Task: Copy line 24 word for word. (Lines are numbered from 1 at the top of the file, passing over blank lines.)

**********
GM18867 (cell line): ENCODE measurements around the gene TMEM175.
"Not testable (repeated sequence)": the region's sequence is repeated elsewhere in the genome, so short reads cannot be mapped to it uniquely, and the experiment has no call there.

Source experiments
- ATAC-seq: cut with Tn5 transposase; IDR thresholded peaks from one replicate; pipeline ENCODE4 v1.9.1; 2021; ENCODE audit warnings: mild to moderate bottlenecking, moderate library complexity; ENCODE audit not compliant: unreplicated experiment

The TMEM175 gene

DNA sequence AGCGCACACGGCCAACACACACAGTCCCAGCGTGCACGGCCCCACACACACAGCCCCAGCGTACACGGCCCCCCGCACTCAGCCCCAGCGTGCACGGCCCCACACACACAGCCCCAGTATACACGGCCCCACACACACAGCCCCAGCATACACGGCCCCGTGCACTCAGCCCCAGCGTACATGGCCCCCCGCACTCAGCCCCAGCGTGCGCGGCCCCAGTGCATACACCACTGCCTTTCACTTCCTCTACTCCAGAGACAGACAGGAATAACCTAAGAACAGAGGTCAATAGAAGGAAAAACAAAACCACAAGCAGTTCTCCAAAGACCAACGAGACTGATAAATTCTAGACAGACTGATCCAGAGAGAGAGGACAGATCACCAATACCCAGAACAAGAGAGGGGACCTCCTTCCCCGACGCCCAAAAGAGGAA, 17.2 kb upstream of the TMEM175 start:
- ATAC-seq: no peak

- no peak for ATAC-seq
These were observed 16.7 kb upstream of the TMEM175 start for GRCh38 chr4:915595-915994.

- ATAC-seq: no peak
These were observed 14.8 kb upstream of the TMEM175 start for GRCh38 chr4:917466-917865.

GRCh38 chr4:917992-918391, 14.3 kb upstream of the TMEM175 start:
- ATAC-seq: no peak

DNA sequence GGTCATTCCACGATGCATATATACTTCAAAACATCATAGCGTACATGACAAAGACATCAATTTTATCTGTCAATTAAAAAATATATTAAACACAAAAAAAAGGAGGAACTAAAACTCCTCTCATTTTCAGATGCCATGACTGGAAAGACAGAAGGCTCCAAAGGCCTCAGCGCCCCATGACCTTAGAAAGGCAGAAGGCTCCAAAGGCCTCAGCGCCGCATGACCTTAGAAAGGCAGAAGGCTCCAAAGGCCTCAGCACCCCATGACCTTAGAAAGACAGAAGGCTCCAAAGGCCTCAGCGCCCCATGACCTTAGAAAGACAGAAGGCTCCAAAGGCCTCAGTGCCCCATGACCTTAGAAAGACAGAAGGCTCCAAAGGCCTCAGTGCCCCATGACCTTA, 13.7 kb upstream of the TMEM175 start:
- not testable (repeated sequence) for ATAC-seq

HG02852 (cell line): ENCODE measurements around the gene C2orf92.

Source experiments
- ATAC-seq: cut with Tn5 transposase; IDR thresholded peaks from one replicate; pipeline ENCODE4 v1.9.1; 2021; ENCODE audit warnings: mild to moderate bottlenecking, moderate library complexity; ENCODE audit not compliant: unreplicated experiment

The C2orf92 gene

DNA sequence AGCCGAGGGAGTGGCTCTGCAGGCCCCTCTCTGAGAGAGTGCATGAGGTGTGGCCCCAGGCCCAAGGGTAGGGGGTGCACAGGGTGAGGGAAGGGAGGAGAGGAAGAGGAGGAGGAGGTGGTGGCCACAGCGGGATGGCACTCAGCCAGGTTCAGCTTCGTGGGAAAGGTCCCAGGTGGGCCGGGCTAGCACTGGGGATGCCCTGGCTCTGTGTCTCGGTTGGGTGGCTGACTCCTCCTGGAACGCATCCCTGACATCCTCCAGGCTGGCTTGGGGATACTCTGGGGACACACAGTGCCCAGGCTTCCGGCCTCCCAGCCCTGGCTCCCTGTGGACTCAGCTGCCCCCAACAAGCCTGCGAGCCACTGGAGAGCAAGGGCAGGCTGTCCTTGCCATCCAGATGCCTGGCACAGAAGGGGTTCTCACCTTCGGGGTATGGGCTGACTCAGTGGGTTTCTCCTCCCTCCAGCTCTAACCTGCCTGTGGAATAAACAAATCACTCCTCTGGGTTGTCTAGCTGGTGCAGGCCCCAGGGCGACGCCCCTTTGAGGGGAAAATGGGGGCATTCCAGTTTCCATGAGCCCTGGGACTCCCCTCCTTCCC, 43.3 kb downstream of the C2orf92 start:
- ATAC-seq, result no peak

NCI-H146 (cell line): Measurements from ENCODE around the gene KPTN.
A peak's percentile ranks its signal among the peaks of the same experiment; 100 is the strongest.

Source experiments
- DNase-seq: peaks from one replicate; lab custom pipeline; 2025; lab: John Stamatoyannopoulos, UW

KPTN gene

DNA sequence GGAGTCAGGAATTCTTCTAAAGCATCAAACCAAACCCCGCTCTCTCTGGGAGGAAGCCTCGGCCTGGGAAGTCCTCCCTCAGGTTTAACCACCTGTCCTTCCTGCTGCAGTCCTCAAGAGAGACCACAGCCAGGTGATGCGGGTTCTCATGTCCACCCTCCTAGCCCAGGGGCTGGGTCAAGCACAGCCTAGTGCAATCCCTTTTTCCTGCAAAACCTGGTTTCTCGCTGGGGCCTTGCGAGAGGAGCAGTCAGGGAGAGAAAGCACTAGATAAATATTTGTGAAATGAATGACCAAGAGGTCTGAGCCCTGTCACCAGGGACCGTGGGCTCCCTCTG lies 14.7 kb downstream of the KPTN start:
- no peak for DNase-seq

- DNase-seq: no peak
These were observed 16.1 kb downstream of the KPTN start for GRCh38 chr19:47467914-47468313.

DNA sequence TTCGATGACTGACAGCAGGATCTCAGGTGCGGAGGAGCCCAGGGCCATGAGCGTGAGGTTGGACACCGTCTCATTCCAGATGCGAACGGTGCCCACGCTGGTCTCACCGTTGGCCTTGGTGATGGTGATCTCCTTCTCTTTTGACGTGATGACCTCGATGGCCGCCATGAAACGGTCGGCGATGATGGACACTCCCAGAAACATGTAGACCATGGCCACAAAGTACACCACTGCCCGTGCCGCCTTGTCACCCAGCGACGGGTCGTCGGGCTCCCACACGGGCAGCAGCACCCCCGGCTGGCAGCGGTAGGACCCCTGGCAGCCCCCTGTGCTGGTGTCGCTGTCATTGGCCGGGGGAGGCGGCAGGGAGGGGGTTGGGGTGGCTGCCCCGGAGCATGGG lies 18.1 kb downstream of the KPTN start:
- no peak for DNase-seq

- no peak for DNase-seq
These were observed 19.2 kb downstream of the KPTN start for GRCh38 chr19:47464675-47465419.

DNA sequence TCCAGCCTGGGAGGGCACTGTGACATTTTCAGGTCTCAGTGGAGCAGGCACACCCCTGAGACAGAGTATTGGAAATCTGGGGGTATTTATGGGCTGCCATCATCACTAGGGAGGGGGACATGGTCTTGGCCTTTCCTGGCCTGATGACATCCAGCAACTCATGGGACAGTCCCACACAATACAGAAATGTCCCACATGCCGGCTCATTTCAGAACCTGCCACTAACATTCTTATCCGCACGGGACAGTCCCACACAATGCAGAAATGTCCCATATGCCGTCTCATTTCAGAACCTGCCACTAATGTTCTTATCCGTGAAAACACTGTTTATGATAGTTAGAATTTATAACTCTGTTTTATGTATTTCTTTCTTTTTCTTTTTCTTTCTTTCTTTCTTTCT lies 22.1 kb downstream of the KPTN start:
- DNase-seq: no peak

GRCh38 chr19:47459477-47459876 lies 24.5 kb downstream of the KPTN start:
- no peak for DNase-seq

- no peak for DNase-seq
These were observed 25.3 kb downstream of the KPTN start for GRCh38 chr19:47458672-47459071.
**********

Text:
Source experiments